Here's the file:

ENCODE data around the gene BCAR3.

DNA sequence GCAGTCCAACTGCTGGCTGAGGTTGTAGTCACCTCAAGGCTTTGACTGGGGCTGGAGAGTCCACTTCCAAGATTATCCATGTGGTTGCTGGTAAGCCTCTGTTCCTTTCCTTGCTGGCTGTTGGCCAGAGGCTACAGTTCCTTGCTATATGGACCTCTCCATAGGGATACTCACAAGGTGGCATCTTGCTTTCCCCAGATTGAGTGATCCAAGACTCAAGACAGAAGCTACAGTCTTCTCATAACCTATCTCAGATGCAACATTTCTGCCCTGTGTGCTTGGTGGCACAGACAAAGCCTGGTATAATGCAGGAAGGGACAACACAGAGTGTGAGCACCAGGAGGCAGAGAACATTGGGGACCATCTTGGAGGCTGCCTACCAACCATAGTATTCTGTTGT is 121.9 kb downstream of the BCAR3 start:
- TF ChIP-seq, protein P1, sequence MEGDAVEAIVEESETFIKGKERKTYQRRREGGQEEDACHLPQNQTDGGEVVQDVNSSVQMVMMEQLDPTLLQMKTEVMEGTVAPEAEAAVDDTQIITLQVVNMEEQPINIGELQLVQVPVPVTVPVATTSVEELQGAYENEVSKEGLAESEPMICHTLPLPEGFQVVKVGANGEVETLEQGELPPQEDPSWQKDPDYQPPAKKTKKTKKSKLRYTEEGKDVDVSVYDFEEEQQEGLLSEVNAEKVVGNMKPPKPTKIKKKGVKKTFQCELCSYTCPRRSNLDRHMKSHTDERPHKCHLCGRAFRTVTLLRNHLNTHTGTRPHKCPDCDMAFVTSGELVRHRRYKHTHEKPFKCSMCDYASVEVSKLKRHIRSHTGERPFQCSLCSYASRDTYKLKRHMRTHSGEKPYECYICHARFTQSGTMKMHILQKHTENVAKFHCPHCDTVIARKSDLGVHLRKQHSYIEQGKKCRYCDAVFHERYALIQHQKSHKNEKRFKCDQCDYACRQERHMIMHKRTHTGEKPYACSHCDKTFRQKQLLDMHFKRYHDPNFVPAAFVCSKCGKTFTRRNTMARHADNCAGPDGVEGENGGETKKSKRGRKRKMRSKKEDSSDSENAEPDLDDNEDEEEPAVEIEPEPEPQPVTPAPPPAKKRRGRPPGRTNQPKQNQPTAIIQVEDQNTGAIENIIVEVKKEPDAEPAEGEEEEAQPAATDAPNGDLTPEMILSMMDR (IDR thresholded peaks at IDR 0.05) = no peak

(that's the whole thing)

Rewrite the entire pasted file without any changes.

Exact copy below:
ENCODE data around the gene BCAR3.

DNA sequence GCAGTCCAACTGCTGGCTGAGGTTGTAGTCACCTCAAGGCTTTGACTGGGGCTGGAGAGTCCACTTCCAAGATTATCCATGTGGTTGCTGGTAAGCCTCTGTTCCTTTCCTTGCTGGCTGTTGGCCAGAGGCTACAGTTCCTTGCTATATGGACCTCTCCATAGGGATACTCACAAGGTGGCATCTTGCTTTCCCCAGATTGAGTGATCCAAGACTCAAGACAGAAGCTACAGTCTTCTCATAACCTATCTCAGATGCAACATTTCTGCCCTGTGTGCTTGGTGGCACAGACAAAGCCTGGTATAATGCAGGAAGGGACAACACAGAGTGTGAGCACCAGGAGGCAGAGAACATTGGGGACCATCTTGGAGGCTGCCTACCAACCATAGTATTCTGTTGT is 121.9 kb downstream of the BCAR3 start:
- TF ChIP-seq, protein P1, sequence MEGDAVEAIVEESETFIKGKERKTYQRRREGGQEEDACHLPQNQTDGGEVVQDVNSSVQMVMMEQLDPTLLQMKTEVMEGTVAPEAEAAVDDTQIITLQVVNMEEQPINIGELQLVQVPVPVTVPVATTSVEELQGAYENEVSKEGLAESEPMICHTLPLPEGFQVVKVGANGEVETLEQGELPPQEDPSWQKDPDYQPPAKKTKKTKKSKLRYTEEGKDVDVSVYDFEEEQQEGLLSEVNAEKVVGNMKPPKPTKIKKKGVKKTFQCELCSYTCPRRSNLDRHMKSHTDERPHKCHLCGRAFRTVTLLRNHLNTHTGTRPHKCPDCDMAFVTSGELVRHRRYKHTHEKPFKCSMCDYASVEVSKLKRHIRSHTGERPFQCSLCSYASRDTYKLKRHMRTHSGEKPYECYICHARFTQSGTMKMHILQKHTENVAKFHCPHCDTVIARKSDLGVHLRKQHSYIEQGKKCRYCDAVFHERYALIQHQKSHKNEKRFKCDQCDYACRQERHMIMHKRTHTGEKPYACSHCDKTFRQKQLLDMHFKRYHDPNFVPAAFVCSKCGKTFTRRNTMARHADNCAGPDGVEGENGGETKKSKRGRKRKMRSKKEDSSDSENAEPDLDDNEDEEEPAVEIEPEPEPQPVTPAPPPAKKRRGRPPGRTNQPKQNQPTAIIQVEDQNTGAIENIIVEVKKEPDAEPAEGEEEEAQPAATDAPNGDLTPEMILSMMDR (IDR thresholded peaks at IDR 0.05) = no peak